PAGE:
One of the stranger questions for me to be asked is, “Where do you come from?” Depending on which part of my semi-nomadic childhood is being engaged at the time, answers to that question can vary greatly. Do I say: Ballarat, where I was born, southern Queensland, where I went to Primary School, West Gippsland, where I went to Secondary School, or Melbourne, where I moved for University and have now lived for 12 years? The last week, I have been revisiting my southern Queensland childhood with my family. Today we went back to Mt Tamborine, the small town at the northern end of the Gold Coast Hinterland where I lived from ages 1 to 7, and, unsurprisingly, it brought back many memories of who I was as a child and realisations of how it shaped the adult I have become. Today’s poem reflects in a way on that, and comes accompanied with a photograph from my first school.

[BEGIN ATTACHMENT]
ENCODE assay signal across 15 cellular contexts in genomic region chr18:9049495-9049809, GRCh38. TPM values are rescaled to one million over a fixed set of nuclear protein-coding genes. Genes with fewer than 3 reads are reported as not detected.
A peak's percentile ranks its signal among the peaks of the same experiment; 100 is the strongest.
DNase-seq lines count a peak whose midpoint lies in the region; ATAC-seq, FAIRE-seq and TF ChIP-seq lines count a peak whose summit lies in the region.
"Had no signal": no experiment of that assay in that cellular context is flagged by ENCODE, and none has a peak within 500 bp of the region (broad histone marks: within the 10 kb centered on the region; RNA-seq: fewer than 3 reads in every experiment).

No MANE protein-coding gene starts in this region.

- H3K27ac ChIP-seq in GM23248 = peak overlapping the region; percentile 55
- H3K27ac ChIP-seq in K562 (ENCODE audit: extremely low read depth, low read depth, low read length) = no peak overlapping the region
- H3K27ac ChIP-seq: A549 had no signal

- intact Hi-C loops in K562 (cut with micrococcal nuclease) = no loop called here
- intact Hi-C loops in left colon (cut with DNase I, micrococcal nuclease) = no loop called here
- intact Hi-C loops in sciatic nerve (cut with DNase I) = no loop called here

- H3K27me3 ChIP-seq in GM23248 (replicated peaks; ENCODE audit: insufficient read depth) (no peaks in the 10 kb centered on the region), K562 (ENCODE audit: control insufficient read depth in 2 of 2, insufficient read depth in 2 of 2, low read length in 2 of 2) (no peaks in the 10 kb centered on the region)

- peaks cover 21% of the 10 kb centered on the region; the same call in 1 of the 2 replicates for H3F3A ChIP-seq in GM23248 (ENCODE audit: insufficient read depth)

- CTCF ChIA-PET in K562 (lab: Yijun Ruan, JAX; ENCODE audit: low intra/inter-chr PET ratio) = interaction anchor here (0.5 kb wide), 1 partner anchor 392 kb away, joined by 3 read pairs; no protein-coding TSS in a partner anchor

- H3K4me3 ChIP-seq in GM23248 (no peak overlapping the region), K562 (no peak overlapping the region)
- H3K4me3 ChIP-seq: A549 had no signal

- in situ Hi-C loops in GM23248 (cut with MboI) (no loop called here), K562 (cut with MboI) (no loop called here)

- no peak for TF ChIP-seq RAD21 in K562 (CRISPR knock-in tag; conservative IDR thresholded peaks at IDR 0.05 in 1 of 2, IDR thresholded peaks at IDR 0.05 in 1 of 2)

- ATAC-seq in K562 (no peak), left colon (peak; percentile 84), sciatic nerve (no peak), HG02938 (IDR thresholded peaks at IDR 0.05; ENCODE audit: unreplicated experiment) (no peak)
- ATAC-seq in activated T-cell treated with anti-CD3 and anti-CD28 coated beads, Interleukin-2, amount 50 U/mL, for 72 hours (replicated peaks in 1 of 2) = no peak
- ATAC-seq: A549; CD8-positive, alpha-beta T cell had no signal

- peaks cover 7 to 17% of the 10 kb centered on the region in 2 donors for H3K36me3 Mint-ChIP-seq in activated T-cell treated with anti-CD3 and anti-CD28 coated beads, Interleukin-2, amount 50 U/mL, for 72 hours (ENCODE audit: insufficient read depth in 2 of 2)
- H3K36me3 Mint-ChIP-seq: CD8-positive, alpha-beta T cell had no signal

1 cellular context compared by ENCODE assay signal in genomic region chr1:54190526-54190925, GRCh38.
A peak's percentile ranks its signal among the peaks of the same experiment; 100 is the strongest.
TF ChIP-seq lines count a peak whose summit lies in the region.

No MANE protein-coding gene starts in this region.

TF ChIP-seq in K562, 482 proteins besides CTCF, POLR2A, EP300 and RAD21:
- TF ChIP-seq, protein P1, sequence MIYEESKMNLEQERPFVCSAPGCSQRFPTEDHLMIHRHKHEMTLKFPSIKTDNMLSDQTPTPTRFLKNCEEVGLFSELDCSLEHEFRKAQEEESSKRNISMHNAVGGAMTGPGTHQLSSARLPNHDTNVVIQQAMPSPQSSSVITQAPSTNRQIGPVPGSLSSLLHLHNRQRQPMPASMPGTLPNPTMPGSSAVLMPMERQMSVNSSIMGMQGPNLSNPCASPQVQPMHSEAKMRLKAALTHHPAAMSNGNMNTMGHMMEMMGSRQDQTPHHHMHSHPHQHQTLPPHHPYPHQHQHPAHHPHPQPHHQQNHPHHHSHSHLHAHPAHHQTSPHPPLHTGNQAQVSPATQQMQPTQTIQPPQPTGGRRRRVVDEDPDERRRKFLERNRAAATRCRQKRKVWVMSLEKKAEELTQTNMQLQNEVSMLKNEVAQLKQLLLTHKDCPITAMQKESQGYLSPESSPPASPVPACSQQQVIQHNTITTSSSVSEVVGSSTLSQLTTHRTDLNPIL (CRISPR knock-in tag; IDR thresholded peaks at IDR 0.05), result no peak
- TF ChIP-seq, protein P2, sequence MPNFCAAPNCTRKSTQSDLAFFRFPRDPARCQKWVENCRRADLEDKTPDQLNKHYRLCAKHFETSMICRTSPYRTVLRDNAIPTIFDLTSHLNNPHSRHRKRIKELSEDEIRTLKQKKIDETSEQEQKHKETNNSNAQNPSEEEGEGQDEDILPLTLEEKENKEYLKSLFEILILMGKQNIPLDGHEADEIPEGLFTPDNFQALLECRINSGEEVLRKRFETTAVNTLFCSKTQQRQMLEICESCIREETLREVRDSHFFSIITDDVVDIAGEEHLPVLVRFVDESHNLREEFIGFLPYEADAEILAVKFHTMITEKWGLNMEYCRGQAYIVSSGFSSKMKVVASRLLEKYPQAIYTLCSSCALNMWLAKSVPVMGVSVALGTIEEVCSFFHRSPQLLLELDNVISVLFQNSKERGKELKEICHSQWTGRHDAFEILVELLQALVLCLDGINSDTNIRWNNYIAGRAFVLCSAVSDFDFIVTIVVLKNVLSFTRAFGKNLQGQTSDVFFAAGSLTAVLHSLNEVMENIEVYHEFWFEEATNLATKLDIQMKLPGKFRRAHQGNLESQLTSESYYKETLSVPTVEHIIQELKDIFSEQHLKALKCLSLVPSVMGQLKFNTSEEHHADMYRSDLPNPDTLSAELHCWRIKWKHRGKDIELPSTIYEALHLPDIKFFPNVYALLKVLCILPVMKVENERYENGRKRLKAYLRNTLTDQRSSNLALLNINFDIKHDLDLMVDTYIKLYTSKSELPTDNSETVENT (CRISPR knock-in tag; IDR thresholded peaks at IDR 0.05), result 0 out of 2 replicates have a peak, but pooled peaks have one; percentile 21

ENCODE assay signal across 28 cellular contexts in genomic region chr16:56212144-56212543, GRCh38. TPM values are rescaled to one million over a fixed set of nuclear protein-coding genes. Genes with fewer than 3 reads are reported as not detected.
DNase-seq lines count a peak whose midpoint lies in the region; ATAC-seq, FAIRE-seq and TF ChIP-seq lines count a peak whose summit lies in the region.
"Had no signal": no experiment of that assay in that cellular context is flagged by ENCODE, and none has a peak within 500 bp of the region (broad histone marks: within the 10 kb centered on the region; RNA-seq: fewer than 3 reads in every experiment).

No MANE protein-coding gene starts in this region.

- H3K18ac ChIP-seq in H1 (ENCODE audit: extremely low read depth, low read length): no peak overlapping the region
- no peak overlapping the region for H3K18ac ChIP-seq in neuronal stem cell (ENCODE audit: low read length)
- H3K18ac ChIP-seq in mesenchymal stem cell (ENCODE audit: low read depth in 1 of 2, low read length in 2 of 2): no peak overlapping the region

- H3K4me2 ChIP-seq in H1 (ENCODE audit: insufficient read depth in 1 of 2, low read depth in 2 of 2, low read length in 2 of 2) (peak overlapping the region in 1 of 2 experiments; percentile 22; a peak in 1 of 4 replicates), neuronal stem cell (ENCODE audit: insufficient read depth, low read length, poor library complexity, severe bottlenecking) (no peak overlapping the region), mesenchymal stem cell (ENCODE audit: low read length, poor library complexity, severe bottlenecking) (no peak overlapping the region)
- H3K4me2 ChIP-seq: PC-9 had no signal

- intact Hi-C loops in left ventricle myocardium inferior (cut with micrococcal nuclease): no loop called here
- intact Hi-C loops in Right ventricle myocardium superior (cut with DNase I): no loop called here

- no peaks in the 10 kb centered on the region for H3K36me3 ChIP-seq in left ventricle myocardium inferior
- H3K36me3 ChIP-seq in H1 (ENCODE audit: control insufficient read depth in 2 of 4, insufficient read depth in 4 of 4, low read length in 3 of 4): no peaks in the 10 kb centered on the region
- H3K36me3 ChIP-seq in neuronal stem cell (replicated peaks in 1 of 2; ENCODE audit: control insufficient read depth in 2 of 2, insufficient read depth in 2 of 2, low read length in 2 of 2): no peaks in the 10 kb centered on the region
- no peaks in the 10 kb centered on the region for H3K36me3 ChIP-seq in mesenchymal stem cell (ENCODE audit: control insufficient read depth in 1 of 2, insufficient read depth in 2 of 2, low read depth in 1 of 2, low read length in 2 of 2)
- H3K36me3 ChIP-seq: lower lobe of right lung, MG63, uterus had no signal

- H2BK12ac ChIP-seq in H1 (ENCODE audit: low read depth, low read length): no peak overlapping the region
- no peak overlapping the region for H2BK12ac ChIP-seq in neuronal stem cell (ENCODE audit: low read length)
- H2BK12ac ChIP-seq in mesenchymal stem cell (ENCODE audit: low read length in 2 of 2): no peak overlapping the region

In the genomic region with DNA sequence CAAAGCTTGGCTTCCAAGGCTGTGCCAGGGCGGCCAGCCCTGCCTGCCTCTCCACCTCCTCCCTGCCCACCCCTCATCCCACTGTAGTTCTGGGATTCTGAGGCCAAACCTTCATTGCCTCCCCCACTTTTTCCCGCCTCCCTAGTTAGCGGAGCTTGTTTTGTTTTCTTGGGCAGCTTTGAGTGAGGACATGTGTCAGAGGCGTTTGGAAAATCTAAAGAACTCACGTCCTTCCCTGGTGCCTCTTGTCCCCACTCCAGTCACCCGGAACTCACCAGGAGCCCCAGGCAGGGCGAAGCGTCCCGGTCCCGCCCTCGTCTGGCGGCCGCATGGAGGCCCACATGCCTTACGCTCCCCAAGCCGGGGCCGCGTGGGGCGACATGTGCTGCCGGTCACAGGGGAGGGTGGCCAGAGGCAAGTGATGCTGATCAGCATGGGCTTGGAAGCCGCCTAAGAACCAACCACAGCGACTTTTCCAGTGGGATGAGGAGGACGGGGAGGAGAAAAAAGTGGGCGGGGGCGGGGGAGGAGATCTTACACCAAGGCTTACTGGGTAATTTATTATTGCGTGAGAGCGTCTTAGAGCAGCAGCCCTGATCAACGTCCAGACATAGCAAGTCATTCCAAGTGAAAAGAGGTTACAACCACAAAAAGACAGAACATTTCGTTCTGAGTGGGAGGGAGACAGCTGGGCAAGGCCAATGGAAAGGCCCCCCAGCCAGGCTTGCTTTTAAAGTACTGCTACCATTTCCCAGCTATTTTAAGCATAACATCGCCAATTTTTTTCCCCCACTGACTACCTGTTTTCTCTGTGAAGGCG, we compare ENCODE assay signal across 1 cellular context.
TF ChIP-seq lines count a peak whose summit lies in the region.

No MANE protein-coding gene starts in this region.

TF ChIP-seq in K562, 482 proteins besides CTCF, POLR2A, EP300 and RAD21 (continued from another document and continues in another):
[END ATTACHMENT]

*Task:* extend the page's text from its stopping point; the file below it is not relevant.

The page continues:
Home The grass grows as you watch it; the soil explodes with volcanic past, rich red and deep. The trees bloom: now pink, now green, now jacaranda-violet; the seasons change in shades of leaves and incremental tones, the light dappled in the afternoon. Palm trees sit amongst the ferns and I imagine in the trunks and bowers of beeches, cedars, faces of the past, of kings and poets, men with dreams in eyes, their mouths full of thought and full of life. The soil explodes with volcanic past; the grass grows as you watch it. I explode with life ahead of me; beneath my feet, the rich, deep earth of home.